683.84A/1–952: Telegram

No. 381
The Minister in Syria (Cannon) to the Department of State2


408. We fully endorse views expressed Emb Tel Aviv tel 57 [67],3 December 27 and are encouraged to find Eban and other senior Israeli leaders are beginning to realize importance of taking Arab public opinion into account. We recognize that it two-way proposition and we believe that as time goes on and Eban’s attitude proves catching we can persuade Syrian leaders adopt similar realistic attitudes.

Meanwhile, now that emergency meetings have been held on Baniyas and Tiberias report Iberias incidents we think much depends on persuading both parties to resume formal meetings MAC. However, we are concerned lest Israel should insist as previously on inclusion of broader subjects on MAC agenda. Should this intransigeant attitude re agenda be maintained it is unlikely that Syrians will see much point to holding formal meetings. In Syrian eyes there is always good rationalization for their negative attitude toward resumption formal MAC meetings in fact that Israel has not fully complied with May 18 Security Council res4 and seems have no intentions further compliance.

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We have never misled Shishikli about what can be done re Israel (para 5b Deptel 2385) but we wonder if US silence re Israel’s noncompliance with May 18 res which US cosponsored has not misled both parties. If that silence were compounded, for example, with US intercession to obtain release of Israeli prisoners held by Syrians (Tel Aviv tel 65 Dec 13, 1951)6 our position re impartiality would be seriously jeopardized. We appreciate difficulties involved in persuading parties to negotiate on reasonable basis. Perhaps some clarification, for Arab consumption, of US attitude toward Israel’s misdeeds in demil zone dispute and expression of our belief in need for mutually satisfactory solution of whole zone question (Legtel 319, Dec 3, 1951)7 would help us to obtain Syrian cooperation. Such clarification our attitude, and that of other powers, if based on impartial consideration of issues involved, should not mislead either Syrians or Israelis.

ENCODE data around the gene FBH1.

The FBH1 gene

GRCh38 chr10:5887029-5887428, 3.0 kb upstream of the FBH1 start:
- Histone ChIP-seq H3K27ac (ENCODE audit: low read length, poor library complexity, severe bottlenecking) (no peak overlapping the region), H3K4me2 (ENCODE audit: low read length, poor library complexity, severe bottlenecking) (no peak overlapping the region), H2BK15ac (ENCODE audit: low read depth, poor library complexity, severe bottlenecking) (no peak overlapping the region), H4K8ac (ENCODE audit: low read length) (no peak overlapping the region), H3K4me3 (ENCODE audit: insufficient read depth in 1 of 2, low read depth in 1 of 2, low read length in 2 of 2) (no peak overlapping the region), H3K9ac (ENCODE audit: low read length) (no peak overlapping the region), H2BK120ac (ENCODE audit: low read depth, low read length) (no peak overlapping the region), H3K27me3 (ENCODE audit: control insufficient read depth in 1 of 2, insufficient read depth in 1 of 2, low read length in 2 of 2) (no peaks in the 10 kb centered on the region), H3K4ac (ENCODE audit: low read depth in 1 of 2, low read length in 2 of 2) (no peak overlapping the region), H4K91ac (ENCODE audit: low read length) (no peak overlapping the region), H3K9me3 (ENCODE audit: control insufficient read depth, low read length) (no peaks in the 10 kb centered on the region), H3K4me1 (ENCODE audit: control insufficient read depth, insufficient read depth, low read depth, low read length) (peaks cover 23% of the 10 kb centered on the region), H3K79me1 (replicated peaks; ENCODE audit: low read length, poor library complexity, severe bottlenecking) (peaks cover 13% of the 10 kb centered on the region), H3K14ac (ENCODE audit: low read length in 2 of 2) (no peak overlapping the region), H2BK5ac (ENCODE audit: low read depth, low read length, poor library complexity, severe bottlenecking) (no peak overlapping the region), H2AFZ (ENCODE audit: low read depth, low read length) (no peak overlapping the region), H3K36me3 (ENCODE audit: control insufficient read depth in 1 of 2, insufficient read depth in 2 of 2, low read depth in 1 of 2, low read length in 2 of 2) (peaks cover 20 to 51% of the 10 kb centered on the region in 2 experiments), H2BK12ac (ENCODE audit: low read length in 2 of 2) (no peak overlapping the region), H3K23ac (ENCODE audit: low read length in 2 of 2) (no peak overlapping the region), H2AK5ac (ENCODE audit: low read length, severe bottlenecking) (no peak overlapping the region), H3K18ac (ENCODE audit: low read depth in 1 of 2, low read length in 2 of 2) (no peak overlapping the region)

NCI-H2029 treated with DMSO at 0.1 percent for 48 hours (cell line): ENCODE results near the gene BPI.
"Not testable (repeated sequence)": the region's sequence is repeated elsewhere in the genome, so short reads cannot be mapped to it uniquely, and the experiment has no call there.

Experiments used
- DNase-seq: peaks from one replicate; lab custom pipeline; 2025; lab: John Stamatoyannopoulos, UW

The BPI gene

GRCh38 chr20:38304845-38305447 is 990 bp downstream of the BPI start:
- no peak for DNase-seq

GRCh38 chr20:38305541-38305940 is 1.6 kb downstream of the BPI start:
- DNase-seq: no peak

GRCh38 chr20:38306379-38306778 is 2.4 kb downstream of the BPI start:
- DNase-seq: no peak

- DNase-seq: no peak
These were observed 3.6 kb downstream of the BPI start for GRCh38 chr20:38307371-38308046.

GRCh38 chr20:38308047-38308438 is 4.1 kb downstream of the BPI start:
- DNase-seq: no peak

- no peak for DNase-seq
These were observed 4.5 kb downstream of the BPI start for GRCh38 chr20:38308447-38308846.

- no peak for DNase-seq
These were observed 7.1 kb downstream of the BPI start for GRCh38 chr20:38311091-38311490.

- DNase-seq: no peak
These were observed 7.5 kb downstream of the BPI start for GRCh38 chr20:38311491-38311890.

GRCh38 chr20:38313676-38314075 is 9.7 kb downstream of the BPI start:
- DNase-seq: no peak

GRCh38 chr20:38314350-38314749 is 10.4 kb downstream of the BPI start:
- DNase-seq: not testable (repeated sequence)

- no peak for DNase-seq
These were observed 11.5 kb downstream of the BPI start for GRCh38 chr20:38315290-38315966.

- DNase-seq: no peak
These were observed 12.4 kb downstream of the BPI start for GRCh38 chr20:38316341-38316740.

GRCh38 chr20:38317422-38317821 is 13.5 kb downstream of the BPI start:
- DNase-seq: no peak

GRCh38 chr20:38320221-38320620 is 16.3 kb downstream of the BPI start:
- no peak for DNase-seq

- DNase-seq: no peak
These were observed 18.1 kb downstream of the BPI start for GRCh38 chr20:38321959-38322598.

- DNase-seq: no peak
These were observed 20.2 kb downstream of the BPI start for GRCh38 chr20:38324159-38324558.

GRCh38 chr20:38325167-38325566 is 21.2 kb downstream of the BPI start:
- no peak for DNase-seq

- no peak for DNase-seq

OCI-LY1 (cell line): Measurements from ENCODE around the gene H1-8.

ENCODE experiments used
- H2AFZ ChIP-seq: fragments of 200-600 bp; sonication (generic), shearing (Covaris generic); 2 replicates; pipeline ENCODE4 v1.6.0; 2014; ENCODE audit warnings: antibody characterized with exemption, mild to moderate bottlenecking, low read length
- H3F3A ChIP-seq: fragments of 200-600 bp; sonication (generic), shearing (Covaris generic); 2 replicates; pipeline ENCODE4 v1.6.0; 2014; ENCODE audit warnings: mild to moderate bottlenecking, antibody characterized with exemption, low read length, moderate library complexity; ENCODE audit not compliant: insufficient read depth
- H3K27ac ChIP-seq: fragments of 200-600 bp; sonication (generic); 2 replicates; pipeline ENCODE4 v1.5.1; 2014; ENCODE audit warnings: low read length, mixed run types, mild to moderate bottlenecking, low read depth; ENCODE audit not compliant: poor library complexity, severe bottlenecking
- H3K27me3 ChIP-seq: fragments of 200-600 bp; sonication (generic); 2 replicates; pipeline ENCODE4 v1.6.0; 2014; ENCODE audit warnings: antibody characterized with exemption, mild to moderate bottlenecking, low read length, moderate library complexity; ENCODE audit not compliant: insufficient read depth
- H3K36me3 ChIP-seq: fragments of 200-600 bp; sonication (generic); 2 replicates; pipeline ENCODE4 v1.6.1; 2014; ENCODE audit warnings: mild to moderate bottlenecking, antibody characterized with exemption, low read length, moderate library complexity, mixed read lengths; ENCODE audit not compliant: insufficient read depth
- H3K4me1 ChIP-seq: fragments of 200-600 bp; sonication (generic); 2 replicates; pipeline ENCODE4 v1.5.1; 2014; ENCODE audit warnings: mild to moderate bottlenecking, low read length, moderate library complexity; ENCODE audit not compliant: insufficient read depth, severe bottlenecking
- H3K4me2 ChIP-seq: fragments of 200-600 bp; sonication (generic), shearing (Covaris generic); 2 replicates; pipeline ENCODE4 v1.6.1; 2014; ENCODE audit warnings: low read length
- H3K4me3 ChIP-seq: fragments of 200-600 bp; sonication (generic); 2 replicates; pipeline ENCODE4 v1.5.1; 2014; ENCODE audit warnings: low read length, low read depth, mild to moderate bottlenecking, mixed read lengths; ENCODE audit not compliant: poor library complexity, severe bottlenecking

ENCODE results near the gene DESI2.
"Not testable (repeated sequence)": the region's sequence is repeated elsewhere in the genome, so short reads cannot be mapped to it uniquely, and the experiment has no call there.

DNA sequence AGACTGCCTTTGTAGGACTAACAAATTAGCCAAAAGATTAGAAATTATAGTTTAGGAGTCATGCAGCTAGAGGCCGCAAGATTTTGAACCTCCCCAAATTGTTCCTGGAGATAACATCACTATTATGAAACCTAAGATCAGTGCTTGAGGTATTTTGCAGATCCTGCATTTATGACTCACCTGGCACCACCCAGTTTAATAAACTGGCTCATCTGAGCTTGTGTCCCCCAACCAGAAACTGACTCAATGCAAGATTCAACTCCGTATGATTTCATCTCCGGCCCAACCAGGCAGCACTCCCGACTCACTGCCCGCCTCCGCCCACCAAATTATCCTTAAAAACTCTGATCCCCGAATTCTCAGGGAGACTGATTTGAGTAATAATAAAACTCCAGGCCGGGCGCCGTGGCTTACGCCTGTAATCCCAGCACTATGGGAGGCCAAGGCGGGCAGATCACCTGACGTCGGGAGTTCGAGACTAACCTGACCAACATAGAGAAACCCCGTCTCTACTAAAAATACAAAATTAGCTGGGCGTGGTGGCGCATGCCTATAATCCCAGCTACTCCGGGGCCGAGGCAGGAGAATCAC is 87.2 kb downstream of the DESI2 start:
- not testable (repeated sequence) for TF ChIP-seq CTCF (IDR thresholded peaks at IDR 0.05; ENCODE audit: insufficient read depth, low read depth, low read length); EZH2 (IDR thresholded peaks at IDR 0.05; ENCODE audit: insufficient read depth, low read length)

1. Repeated for information to Tel Aviv.
  2. Telegram 67 from Tel Aviv to Damascus (here misidentified as telegram 57) was a repeat of telegram 627 from Tel Aviv to Washington, Dec. 27, in Foreign Relations, 1951, vol. V, p. 973.
  3. For the text of the Security Council Resolution of May 18, 1951 (U.N. doc. S/2157), see ibid., p. 693.
  4. Dated Dec. 14, 1951; for text, see Foreign Relations, 1951, vol. V, p. 1090.
  5. Telegram 65 from Tel Aviv to Damascus, not printed, was a repeat of telegram 578 from Tel Aviv to Washington, Dec. 13, 7 p.m. It reported that the Israeli Foreign Office had presented an aide-mémoire to the Embassy requesting assistance in obtaining the release of five young Israelis detained in Syria since August. The aide-mémoire stated that efforts to secure their release through the United Nations Truce Supervision Organization had been unsuccessful, and that it was to be expected that the continued failure of the Syrian authorities to release and return the Israelis would obstruct the working of the Syria–Israel Armistice Agreement and aggravate the border situation. (683.84A/12–1351)
  6. Foreign Relations, 1951, vol. V, p. 950.